3. Unlike many other prediction techniques, ANN does not impose any restrictions on the input variables (like how they should be distributed).
Here we implement ANN using “neuralnet” package in r.
library(neuralnet) NN_model = neuralnet(Y1 +Y2 ~ X1+X2+X3+X4+X5_7.0+X6_3+X6_4++X6_5+X7+X8, data= train_sc, hidden = 15,linear.output = TRUE, stepmax =1e+06,rep=1, lifesign.step = 1000, threshold = 0.5 ) plot(NN_model)
Here you may need to play around parameters like stepmax, no. of repetitions, and no. of hidden layers unless we get which converge and gives less value of mean square error (MSE) for predicted values. Using this model we now predict values of Y1 and Y2 of train and test datasets.
train$pred_Y1=NN_model$net.result[][,1] library(MLmetrics) mse=MSE(train$pred_Y1, train$Y1) train$pred_Y2=NN_model$net.result[][,2] mse=MSE(train$pred_Y2, train$Y2) model_results=compute(NN_model,test_sc[3:14]) test$pred_Y1=model_results$net.result[,1] test$pred_Y2=model_results$net.result[,2] cor(test$pred_Y1,test$Y1) cor(test$pred_Y2,test$Y2)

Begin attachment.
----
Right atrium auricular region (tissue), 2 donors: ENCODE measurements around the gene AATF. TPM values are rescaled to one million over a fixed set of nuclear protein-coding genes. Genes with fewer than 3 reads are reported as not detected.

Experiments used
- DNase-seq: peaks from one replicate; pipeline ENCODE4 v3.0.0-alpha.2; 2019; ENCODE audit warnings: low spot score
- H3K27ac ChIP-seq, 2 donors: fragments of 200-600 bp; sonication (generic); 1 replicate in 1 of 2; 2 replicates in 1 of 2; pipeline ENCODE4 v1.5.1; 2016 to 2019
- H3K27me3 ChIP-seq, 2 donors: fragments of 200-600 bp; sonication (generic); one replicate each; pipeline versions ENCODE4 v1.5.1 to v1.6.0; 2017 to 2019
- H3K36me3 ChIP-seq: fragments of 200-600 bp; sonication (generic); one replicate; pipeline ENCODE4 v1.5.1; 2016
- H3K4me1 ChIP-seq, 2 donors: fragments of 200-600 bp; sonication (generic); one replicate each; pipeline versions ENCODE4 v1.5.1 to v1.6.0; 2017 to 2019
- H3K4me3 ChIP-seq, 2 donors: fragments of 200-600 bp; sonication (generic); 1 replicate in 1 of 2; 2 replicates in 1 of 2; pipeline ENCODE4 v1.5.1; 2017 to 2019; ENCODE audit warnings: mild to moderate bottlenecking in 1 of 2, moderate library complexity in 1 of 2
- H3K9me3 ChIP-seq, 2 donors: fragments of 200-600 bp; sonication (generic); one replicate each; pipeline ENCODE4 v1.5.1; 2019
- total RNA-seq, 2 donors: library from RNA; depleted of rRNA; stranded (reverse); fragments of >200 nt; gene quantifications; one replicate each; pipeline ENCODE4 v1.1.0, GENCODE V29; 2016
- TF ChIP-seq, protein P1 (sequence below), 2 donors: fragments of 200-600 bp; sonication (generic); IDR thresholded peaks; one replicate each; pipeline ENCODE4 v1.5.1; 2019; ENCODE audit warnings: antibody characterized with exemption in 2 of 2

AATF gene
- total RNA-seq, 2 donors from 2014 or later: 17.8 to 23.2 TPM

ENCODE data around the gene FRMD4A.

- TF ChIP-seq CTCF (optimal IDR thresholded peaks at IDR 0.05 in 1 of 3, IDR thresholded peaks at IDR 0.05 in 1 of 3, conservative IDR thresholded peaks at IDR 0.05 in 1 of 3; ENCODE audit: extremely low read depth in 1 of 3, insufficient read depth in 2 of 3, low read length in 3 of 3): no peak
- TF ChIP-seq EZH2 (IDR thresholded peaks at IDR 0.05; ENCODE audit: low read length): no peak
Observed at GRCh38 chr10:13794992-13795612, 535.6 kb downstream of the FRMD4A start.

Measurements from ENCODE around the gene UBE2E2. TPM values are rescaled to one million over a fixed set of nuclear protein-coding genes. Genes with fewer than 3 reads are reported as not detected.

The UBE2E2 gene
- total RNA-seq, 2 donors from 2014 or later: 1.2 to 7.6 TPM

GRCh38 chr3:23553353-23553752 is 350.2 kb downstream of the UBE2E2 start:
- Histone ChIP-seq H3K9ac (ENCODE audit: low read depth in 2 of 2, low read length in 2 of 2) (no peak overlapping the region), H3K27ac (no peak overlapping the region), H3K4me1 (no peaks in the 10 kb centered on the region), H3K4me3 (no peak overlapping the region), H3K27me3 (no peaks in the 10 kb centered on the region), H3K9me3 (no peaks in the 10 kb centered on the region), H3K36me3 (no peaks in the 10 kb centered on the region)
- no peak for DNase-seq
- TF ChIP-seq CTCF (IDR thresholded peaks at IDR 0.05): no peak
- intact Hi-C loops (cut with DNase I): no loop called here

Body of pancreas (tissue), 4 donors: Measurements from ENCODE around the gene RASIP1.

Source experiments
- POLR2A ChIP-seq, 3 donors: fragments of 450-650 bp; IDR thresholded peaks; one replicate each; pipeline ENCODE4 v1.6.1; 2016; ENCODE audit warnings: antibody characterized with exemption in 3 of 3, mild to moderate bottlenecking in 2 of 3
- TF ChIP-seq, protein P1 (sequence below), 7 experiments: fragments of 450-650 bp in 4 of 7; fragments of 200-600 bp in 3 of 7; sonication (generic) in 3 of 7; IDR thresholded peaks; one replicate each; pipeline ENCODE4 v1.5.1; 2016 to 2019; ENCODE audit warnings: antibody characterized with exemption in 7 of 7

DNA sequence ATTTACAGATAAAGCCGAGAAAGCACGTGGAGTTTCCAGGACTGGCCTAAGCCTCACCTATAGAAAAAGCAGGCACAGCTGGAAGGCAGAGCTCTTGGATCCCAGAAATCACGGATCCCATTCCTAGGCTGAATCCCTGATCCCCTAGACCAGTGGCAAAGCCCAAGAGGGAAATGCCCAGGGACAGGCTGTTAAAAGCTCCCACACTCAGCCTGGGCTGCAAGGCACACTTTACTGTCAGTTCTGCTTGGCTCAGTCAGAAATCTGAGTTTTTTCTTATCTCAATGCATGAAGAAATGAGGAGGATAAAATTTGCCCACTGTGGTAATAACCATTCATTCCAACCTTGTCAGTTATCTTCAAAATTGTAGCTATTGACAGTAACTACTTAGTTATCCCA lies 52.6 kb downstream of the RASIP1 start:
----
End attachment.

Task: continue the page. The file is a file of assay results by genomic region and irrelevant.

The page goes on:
Here we get MSE of 0.35 and 0.9072 for the train dataset and 1.7 and 1.5 for the test dataset. We look at the correlation coefficient of actual and predicted values which comes in the range of 0.97 to 0.99 indicating that predicted values are closely following actual values. Thus our model is doing well for this dataset.
We can also implement a linear regression model for the same and compare its performance with this model and use the best-fitted model for further HVAC system design. If you have read so far surely you would like to try your hands-on ML implementation in your field.